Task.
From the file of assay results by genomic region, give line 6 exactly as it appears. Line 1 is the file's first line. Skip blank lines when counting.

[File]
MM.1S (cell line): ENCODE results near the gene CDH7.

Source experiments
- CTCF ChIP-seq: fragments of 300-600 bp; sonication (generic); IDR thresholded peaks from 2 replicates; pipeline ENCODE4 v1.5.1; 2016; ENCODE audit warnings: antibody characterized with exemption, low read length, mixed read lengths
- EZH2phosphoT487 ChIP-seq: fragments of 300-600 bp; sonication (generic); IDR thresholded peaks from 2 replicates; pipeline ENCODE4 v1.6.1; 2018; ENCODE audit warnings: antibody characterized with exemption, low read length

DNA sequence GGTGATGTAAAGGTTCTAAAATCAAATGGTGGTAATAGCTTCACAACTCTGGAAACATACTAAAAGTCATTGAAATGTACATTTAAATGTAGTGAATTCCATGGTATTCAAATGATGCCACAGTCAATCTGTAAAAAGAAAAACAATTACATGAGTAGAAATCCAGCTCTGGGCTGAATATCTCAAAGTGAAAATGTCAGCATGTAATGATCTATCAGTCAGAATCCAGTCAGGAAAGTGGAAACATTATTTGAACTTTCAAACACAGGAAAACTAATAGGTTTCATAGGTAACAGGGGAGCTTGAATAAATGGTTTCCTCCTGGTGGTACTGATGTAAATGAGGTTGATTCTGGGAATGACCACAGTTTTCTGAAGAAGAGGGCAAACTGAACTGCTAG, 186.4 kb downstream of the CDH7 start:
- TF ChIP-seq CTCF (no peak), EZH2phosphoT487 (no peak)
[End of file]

- TF ChIP-seq CTCF (no peak), EZH2phosphoT487 (no peak)